Travelling Australia
Wayne & Pam BENTLEY
19 January 2004 to 19 January 2004

Monday 19th january 2004

Today we finally made it into the Barossa Valley and 'one of us' was really excited about this, the 'other one' wasn't in raptures about it though because they had to drive. What could be greater torture than being in the Barossa Valley with all it's fine wine, and not being able to consume any! Well only one glass...

First we went to see the 'whispering wall' which is a reservoir wall that has amazing acoustics that carry a whisper at one end the full way to the other, a distance of about 140 metres, well that's what they say but it was closed today due to the high fire danger in the area so we have to take their word for it.

We went through Sandy Creek, Cockatoo Valley, Barossa Reservoir (the whispering wall), Lyndoch, Tanunda and Nuriootpa. In doing so we passed numerous wineries with names we new of and many we hadn't heard of. The first winery that we stopped at was Jacobs Creek Visitors Centre which is a very modern building with a number of interactive video displays, a dining area and a very comprehensive wine tasting section. 'One of us' sampled several white wines here and decided it was too hard to decide which one was best so two bottles were purchased from Jacob Creek.

Having sampled a drop or two 'one of us' expressed the 'need for feed' so we then called in at the Kaesler Winery and Restaurant which is just out of Nuriootpa. This was the 'wining and dining' that we were looking for to celebrate our 30th wedding anniversary and although it may have been a couple of days late, it was worth the wait. Although not a cheap restaurant, it was worth the $102.50 for the three courses plus three glasses of wine (two white and one red). The meals were prepared superbly and the ambiance was delightful. I am told the white wine was very crisp and very nice (Reserve Riesling). The one glass of Cabernet Sauvignon was absolutely top shelf and we were told it was rated as one of the world top 100 in a recent judging in Europe. I would believe that and at only $36.00 per bottle is one worth considering.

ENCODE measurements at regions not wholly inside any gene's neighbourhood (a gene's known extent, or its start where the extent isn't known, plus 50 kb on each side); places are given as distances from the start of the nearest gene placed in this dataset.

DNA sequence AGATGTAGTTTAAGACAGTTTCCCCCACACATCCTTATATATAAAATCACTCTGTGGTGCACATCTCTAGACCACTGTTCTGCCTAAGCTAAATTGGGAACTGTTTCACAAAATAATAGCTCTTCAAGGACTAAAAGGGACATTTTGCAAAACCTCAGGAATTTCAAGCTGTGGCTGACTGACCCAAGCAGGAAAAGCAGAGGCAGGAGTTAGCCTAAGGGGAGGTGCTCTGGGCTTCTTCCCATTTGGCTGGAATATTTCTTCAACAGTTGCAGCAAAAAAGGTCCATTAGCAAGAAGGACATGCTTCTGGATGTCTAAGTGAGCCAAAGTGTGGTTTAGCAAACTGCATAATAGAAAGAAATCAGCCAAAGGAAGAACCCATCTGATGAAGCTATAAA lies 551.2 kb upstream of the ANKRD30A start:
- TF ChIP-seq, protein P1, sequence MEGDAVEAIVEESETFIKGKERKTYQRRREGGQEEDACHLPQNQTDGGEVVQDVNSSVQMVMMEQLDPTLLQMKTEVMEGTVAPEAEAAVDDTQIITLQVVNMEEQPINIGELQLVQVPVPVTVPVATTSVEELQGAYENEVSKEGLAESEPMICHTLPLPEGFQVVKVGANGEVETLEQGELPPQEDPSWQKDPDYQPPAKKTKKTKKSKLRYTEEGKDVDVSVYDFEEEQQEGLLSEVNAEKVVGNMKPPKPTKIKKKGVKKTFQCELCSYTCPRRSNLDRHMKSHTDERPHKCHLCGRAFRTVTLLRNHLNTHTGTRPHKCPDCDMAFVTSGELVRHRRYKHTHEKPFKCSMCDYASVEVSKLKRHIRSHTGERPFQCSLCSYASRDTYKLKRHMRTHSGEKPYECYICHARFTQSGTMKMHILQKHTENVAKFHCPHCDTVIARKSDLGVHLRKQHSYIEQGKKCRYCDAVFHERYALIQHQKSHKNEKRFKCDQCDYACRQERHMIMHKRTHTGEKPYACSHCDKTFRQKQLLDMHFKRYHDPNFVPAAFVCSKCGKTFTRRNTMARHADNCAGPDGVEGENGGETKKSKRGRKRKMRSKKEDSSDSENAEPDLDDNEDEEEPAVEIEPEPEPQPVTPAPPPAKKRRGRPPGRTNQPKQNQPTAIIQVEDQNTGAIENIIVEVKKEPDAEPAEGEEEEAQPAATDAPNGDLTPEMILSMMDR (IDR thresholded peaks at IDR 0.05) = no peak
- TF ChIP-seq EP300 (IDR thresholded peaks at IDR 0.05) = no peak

After the wine and food, 'one of us was feeling a little like they needed a siesta, so we decided we may have to re visit the Barossa before we move on from the area. We then made our way back to Gawler for that well earn afternoon nap.

The view from Jacobs Creek Visitors Centre

Fine Food & Wine - it's Pammy's Heaven!

Tuesday 20th January 2004

We woke up this morning thinking that we would be moving into the Barossa Valley a bit further this morning, but then changed our minds almost as we were driving out of the caravan park, so off to Hahndorf was the late decision. (Promising ourselves that we would be returning to the Barossa in the winter or spring sometime in the future)

We left Gawler at about 09:50am and headed south via Sandy Creek, Williamstown, Cockatoo Valley, Kersbrook, Gumeracha, Loberthal, Woodside, Balmhanna, Verdun then Hahndorf. After leaving Sandy Creek, this drive was through the Adelaide Hills and although the roads were very windy and at time quite steep, if was really a very scenic, even in the summer with dry brown grass, it would be magnificent in the winter or spring when everything was green. I would recommend this drive to anyone.